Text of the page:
The truth is that you don’t need to know everything straight away. You need to know how to build a web page that meets your initial basic requirements. Then going forward, you will need to know how to learn; who to talk to or where to go to find out what you need to know to do your next task.

Knowing where to look and how to pick things apart in a skill in itself.

Knowing where to look and how to pick things apart in a skill in itself and one that is very useful. You’ll pick up knowledge and learnings as you go along.

  1. Google, MDN and Stack Overflow Are Your New Best Friends.

If you have a problem, there is a 99.99% chance that it has already been solved. Multiple times. Using Google to search for a problem can often return the right results if you include the language and browser you are experiencing the issue in, e.g. “css ie6 margin”.

MDN (the Mozilla Developer Network) is an excellent source for finding out more detail about HTML elements and attributes; CSS styles and properties; and JavaScript APIs and methods. You can use Google to search MDN by prefixing your search with “MDN”, e.g. “mdn box sizing”.

Stack Overflow is a place where developers can ask questions and receive answers from other members of the community. It is always worth searching their answers database - particularly if you are unsure of the exact term as the chances are someone with a similar amount of knowledge has asked the question before. In fact so many people have asked questions, I often find I skip the Google search and go straight to Stack Overflow for an answer nowadays.

If you’ve yet to start your web development journey, Code Academy is as good a place to start as any.

If you’re looking to improve your CSS, CSS Tricks is a great site to bookmark.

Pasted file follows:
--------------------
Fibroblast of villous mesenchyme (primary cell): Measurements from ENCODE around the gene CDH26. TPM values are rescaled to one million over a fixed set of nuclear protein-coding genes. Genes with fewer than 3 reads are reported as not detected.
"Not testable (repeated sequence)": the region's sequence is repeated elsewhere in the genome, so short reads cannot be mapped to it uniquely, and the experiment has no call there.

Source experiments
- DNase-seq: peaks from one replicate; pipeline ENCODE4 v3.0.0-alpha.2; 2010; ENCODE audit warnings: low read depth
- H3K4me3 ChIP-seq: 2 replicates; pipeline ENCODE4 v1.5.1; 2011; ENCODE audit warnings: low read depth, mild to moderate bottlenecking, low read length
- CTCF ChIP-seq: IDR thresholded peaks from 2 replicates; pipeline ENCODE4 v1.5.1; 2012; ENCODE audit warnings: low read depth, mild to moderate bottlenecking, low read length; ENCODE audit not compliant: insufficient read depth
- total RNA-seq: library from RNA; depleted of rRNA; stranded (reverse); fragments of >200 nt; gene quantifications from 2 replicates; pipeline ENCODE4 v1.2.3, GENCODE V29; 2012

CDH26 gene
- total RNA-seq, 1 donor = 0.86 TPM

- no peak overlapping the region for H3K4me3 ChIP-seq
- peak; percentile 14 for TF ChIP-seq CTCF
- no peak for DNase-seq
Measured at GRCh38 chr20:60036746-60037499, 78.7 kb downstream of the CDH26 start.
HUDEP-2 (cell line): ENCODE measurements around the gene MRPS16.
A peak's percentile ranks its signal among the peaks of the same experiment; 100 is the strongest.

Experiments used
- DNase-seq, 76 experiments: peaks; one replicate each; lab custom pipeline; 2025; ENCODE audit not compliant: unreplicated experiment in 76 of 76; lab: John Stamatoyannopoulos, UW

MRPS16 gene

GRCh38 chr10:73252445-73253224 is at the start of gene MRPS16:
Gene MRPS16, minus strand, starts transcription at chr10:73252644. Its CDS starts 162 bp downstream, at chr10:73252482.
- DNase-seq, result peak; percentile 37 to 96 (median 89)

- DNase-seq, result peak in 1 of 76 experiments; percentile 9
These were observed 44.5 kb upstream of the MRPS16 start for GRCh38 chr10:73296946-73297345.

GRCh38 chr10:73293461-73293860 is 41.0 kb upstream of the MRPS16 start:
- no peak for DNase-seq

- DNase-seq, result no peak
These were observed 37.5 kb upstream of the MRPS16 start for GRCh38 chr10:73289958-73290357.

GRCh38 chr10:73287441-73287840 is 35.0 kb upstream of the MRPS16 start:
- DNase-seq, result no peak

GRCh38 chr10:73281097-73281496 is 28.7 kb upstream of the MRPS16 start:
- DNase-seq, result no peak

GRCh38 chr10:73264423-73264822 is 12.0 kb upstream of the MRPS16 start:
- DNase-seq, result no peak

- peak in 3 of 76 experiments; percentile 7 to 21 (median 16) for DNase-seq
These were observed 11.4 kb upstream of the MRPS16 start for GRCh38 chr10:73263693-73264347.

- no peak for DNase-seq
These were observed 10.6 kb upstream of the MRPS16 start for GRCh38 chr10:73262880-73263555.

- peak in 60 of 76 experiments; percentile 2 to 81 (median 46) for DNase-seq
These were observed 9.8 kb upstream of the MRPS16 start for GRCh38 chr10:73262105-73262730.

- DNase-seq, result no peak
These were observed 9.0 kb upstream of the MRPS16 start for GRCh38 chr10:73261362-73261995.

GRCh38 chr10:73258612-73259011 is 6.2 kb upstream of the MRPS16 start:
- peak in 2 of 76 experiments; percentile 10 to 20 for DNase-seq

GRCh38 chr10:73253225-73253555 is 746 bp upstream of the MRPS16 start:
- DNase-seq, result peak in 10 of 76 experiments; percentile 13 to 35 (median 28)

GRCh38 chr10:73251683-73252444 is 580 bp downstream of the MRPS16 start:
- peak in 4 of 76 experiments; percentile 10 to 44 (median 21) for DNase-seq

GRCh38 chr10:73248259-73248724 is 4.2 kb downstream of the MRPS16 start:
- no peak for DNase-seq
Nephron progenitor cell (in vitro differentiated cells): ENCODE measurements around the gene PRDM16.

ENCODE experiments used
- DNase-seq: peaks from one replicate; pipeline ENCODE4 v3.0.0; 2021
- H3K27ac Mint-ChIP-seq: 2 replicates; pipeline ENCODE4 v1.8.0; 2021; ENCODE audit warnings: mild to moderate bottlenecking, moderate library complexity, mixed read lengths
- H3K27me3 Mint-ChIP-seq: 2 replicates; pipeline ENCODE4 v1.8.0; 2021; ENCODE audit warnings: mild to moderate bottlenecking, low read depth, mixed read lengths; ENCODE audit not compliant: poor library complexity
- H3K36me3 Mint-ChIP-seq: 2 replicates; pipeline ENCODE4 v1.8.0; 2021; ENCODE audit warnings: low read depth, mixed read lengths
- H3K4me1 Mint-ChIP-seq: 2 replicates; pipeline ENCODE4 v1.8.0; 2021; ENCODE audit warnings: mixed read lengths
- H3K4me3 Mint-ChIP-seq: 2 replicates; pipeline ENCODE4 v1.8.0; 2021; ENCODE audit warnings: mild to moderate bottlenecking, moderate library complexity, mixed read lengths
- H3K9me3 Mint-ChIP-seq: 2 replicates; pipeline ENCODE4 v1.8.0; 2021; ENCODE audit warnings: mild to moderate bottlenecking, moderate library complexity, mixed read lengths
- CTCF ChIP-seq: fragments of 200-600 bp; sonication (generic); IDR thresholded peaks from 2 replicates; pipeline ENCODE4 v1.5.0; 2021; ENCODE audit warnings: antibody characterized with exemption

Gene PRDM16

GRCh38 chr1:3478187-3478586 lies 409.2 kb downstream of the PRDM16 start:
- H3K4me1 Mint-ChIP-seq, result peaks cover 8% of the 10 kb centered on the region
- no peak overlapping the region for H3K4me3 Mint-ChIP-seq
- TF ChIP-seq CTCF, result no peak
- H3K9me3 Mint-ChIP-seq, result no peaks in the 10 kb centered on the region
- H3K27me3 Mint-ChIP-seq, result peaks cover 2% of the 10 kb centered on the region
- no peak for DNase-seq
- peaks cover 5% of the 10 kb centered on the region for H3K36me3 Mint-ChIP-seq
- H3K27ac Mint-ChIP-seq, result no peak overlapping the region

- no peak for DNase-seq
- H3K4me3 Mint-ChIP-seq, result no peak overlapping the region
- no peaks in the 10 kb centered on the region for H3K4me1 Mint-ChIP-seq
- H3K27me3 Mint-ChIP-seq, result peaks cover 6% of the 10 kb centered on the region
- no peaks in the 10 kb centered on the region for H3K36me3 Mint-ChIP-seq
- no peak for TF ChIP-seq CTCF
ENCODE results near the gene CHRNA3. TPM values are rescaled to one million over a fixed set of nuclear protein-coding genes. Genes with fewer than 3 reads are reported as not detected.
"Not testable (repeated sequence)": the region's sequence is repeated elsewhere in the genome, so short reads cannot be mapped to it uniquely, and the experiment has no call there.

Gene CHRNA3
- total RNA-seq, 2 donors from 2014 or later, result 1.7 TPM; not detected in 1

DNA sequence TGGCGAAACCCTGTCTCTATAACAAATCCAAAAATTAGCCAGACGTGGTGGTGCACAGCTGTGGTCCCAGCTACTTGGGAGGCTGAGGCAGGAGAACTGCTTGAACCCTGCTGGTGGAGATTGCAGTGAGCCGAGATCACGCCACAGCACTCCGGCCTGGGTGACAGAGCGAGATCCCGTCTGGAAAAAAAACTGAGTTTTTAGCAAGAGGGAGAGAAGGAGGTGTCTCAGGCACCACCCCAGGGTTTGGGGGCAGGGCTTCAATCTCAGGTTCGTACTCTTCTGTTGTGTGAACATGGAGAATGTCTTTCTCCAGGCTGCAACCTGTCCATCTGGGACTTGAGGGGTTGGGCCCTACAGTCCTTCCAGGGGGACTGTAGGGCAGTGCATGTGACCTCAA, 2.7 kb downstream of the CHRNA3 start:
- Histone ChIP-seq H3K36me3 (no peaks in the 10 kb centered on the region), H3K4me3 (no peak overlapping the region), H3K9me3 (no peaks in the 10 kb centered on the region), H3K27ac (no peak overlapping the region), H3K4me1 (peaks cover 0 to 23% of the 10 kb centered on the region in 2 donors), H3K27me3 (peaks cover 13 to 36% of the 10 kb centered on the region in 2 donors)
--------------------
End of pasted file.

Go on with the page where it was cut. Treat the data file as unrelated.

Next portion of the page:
1. Not Everyone or Everything on the Web is Right.

(Especially me)

Just because someone has written a blog on a subject and that blog is the number one result on Google, it doesn’t make what your reading correct. The author may just be really good at optimising their site for search engines (known as Seach Engine Optimisation or SEO).

For instance, there are lots of articles and tutorials online but it can easy to be mislead by one that is out of date. Check the date timestamp on the tutorial you are reading to check if it is using current best practices. If the tutorial doesn’t have a date, then its worth cross referencing the material against another article.

Check the date timestamp on the tutorial you are reading.

You can check comments on articles to see if others have left feedback saying something doesn’t work (people tend to be more vocal when something is broken) before you go ahead and implement it.

Stack Overflow and MDN work well for getting the right answers. On Stack Overflow, the first or second answer will usually be the answer that you are looking for; and you can see how well received an answer is by the community by looking at the number of votes it has next to it. On MDN, the wiki nature of the documentation means that it can be kept up to date by anybody rather than relying on one particular person to make updates - meaning it is current most of the time.

Knowledge sites that are not community driven like W3Schools often contain outdated information, so use with caution.

This also goes for libraries and APIs. Just because a library exists and has a nice site doesn’t mean the library is actually any good. Running a quick Google search for problems with the library takes minutes and can save hours of frustration.

  1. Things Will Always Change.

The web is constantly evolving. It has to. It needs to keep up with all the new devices and the functionality that comes with those devices. Some browser vendors now release new versions of their software every 6 weeks and with that new release comes new features.